A Glimpse Into Gophers
Pocket gophers are the most common type of gopher. These rodents can be anywhere from 5 to 14 inches long. Pocket gophers have fur-lined pouches outside of the mouth, one on each side of the face. These pockets, which are capable of being turned inside out, are used for carrying food. Their fur ranges black to light brown and white.
Gophers are solitary animals except when breeding or rearing young. Gophers are active year round, but are the most visibly active in the spring and fall when the soil is of the ideal moisture content for digging. They are extremely well adapted and built for an underground existence. Gopher underground burrows can be very deep, up to several feet, and several hundred feet in length. As gophers dig burrows, pushing the soil to the surface, they leave a mound, usually in a fan shaped. As stated earlier, moles leave a conical shape mound and voles leave no mound at all.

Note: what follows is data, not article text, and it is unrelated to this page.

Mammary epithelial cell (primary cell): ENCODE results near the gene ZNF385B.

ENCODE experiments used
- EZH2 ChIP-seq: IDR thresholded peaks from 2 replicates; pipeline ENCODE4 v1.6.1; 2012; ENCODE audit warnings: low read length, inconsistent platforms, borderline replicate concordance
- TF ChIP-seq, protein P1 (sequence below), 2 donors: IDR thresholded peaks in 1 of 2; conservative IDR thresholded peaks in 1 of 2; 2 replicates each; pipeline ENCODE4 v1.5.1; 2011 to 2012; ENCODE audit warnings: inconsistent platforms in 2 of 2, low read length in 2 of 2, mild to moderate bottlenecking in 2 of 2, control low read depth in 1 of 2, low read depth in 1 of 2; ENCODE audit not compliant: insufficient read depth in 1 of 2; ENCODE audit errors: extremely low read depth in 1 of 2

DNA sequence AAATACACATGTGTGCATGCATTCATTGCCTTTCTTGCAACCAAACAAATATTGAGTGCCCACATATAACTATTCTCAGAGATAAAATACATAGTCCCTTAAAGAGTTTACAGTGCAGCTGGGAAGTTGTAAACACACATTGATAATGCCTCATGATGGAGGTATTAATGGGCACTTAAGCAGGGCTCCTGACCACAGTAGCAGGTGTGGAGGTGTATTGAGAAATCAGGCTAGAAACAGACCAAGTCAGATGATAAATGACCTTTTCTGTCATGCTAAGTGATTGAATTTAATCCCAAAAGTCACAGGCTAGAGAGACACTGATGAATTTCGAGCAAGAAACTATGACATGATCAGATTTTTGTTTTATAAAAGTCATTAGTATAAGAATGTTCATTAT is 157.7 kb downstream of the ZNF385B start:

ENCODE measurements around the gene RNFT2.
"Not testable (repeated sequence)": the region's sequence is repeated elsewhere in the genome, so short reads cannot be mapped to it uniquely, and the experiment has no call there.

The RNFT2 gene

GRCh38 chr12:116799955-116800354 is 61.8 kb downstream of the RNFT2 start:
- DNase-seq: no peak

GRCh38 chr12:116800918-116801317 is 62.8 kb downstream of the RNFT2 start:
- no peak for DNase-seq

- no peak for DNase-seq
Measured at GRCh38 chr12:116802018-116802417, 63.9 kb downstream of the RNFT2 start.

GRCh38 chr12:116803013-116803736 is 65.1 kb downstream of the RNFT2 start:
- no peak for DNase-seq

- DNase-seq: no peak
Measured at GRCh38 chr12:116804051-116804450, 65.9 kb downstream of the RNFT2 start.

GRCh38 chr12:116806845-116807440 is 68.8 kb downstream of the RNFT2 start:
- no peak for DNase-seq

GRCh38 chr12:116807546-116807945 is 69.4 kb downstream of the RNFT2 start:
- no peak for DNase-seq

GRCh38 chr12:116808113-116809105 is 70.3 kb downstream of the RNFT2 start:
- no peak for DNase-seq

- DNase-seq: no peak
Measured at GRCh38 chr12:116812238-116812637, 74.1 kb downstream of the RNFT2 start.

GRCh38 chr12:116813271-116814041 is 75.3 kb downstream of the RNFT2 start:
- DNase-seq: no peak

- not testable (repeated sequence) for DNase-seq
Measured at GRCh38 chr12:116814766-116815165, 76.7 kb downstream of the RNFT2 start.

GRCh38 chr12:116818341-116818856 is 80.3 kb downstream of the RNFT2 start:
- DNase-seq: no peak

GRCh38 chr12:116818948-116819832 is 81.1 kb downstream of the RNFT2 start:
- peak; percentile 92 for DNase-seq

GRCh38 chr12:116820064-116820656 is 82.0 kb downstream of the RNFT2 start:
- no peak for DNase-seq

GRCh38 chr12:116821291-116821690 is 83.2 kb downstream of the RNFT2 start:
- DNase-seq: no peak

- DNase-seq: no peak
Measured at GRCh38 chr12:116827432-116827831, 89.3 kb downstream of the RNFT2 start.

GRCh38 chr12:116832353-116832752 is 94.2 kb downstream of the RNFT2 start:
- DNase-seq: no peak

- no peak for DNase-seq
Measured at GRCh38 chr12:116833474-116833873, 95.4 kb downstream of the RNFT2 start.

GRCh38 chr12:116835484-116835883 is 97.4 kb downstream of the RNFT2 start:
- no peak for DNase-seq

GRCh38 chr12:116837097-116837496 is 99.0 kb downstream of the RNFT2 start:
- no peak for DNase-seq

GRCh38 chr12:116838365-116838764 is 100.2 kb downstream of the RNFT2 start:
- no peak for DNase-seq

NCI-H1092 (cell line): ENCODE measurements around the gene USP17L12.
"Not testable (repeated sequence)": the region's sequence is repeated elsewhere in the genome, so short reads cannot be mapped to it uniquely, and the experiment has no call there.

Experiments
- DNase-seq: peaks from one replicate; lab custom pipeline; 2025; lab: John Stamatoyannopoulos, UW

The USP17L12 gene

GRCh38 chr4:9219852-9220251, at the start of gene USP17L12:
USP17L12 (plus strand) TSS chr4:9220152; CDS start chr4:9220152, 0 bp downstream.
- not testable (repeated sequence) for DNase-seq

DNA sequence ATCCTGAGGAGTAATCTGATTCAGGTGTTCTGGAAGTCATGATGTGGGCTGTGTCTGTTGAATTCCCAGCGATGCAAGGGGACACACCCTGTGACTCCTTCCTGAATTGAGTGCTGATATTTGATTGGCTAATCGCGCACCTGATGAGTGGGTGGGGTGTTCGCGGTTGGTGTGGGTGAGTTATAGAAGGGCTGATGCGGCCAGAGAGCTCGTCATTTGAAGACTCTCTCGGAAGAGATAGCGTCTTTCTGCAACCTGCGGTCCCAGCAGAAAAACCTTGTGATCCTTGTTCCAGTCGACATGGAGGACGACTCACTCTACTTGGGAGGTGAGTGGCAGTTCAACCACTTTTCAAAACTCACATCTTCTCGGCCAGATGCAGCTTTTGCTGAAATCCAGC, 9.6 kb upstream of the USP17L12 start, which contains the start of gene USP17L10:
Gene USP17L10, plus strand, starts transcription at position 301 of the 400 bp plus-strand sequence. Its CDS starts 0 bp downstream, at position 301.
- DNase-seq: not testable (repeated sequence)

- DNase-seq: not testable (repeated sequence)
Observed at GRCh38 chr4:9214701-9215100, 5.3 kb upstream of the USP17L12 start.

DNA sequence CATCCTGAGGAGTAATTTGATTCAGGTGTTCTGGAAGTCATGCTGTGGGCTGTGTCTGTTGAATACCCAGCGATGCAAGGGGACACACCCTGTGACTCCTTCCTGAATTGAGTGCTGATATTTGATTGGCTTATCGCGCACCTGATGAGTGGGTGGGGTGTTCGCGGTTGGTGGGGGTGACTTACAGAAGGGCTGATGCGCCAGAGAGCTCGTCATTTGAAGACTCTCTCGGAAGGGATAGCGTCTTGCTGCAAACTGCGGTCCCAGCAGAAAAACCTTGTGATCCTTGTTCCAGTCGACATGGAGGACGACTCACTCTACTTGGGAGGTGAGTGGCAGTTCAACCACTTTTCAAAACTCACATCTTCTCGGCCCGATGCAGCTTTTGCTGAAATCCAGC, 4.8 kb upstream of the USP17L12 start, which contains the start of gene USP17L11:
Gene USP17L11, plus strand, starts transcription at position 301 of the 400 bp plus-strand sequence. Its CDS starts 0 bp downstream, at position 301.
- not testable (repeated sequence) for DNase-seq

Pocket gophers feed on plants in three ways. They may go to the surface, venturing only a body length or so from their tunnel opening to feed on above-ground vegetation. They may feed on roots they encounter when digging. They frequently pull vegetation into their tunnel from below. Pocket gophers eat forbs, grasses, shrubs, even small trees. They are strict herbivores and any animal material in their diet appears to be accidental.
The pocket gopher digs with its claws and teeth and kicks soil, rocks and other items away from the digging area with its hind feet. Then the gopher turns over and uses its forefeet and chest to push the soil out of its burrow. Burrow systems consist of a main burrow, generally 4 to 18 inches below ground and parallel to the surface, with a variable number of lateral burrows off the main. A single burrow system can contain up to 200 yards of tunnels. Litter sizes range from 1 to 10, but average 3 to 4.
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